Stepping Stones to Success: AMA With Financial Planner Cindy Marques
For our January 2021 Stepping Stones to Success Challenge, we collaborated with our partners, Paper & Coin and Space in the City, to help you start the new year on solid ground. As part of our efforts, we went live on Instagram to answer some of your burning questions.
First up, Paper & Coin. They are a remote team of financial experts who help Millennials gain control over their finances as well as gain confidence in managing them. The experts at Paper & Coin offer personalized coaching, educational courses, and accessible resources. For the challenge, they provided a free webinar on budgeting alongside a budget template to help participants start taking action on their finances.
To bring their knowledge to the table, Epilogue co-founder Daniel Goldgut sat down with Certified Financial Planner Cindy Marques for a live conversation about financial literacy. In case you missed it, here are the main takeaways from the discussion.
There’s nothing to feel guilty, shameful, or embarrassed about when it comes to talking about your finances.
We’ve all experienced that awkward conversation with a new person where we forget their name but are too embarrassed to ask. Take that feeling and multiply it by 100, and that’s how the majority of people feel about asking questions surrounding estate planning or financial planning.
People tend to think they are the only ones their age who haven’t made a Will yet. Or that they’re too educated to admit out loud they’ve never made a budget. But in Cindy and Daniel’s experience, the majority of their clients are in the same boat.
People haven’t taken the first step to addressing their finances because they’re too ashamed to start the conversation and ask the hard questions. Everyone thinks they’re the only one, but they’re not! And there’s no shame in asking for help.
The first step to financial success is to address your “debt demons” and “money wounds” head-on.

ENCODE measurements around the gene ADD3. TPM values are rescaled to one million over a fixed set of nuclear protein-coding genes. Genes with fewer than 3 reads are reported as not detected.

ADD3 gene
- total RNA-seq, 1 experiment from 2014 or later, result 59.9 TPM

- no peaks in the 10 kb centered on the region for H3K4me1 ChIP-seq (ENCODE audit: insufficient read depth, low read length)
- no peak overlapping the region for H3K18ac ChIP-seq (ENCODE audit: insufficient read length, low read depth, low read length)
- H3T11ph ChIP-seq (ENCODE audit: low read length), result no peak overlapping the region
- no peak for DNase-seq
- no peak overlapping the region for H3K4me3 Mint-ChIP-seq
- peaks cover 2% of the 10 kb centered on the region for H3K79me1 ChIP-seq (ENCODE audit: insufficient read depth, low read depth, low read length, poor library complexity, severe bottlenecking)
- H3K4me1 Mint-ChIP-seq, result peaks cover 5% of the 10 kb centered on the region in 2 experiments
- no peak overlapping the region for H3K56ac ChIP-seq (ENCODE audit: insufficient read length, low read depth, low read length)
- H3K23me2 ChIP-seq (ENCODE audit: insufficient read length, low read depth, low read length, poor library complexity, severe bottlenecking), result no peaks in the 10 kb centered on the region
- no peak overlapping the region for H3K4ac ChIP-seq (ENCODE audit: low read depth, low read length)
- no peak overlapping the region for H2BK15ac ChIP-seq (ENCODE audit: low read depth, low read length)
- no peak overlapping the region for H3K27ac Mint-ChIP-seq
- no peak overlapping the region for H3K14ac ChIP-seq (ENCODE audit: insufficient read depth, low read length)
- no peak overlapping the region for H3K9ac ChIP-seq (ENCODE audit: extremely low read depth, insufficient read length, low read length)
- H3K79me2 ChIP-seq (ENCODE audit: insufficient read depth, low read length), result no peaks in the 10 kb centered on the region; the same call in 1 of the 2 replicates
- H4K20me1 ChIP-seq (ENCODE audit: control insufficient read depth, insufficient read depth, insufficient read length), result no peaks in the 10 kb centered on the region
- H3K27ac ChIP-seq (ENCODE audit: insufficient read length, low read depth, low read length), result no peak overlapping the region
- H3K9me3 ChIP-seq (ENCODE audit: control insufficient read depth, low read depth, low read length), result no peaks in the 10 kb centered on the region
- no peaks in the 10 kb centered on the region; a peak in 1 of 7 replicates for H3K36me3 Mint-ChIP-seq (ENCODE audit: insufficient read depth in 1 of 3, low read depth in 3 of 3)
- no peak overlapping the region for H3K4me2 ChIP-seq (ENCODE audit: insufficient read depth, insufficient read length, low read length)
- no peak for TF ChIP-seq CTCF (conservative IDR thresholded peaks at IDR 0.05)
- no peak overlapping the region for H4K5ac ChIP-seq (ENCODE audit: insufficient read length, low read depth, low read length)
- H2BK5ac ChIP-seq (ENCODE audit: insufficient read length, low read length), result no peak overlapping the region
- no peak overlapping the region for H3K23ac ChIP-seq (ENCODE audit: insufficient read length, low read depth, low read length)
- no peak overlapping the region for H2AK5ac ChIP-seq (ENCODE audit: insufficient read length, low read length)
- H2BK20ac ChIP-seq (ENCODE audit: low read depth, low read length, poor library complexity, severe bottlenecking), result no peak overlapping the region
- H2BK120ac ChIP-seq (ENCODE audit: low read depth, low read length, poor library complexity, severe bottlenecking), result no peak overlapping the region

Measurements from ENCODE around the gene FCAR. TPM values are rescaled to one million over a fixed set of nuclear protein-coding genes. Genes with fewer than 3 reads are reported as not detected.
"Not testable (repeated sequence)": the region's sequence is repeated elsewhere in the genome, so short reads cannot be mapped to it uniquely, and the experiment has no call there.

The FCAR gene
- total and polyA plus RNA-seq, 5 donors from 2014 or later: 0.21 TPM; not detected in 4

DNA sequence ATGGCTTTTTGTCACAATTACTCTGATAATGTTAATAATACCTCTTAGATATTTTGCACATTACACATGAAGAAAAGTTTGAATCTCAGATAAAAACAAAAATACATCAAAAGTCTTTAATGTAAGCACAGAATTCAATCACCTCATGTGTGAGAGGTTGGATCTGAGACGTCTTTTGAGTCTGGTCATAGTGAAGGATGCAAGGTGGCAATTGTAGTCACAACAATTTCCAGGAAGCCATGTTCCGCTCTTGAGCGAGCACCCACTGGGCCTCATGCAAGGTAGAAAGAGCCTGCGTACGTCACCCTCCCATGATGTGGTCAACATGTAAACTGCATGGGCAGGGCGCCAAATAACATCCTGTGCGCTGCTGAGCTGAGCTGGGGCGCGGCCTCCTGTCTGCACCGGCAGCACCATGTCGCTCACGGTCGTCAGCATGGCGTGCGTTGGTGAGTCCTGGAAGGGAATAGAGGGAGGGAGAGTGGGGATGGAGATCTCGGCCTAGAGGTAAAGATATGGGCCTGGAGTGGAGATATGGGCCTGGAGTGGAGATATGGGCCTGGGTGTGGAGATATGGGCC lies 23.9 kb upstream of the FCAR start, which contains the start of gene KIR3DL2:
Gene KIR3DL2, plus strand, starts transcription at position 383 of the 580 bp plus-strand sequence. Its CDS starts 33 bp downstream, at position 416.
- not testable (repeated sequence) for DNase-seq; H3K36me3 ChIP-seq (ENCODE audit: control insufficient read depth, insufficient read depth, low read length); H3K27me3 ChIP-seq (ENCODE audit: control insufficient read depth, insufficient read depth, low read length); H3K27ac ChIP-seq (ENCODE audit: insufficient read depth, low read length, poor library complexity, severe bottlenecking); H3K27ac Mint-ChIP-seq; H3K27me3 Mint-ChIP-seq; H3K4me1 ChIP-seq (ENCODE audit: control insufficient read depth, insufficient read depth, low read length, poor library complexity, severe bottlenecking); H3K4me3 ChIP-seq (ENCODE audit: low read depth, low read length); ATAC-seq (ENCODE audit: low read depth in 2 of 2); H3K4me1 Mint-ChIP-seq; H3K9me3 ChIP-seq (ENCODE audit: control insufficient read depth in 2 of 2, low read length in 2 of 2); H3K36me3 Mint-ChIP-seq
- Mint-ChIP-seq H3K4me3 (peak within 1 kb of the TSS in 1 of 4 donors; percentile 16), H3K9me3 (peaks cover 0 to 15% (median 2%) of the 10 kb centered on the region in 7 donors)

By facing the numbers and being honest about your finances, the looming fear of what’s going on with your money will quickly fade. For a lot of people, there’s an immediate cathartic relief when working with a financial planner.
It might be the first time they’ve unloaded their financial worries, said their goals out loud, and openly addressed their money situation. After that, the fear is gone!
Once you can account for every dollar coming in and every dollar coming out, you can honestly and intelligently make a plan about your finances.
Create an emergency fund of 3-6 months’ worth of your household expenses before you start investing.
Financial planners are often faced with the question of repaying debt versus investing. Cindy’s advice is to find a balance between doing both based on your situation.
For starters, if you’re carrying debt, you need an emergency fund that is not invested (that’s your 3-6 months of household expenses). Then take a look at the type of debt you have to repay. If it’s high-interest debt like credit cards, you don’t need to start investing. You need to focus on repayment. Student loans, on the other hand, typically have low-interest rates. If you’re able to expedite paying them off, focus on that before investing.
All in all, investing is very subjective to each individual’s situation and people often get hung up on what they’re “supposed” to do based on their age, income, peers, etc. The fact of the matter is that you need to weigh your individual options and make an informed decision from there.
Have open conversations about money at home. They go a long way for financial literacy and success.
Cindy’s path to becoming a financial planner stemmed from a common lack of financial literacy amongst herself and her peers. She found that most Millennials did not learn about finances in school nor did they have productive conversations about finances at home with their family.
Her advice to parents of the next generation is to be transparent about money in front of their kids. For example, when you’re grocery shopping you can plainly tell your kids why you bought one product instead of another based on the price, the quality, etc. Or you can give them a budget for their birthday present and take them shopping to choose their gift based on that budget so they can begin to understand the value of money.
There are more concrete ways to directly provide financial literacy to children, but there’s a lot of value in parents openly discussing how they manage their money at home so their children aren’t afraid to talk about money when the time comes.
So, where do I start?
As with most big to-do items, getting started is often the hardest part. Ask yourself if it’s important to you to understand the inner workings of investing or if you’d like a more hands-off approach.
There are automated platforms that provide you with a portfolio based on how you answer a questionnaire. This can be a great place to start for many people!
But if you’re investing for the first time, it can be a very emotional and complicated game to play. It’s hard to keep your cool when things get rocky. That’s where a financial planner or investment advisor, like Paper & Coin, will come into play. They’ll guide you, provide advice, and keep you in check with your goals to help you make adjustments to your investments without making rash decisions.
Watch the full discussion here to hear more from Cindy, including her answers to these questions:
- Is an RSP or TFSA better for freelancers to reduce their taxable income?
- Should parents start an RESP?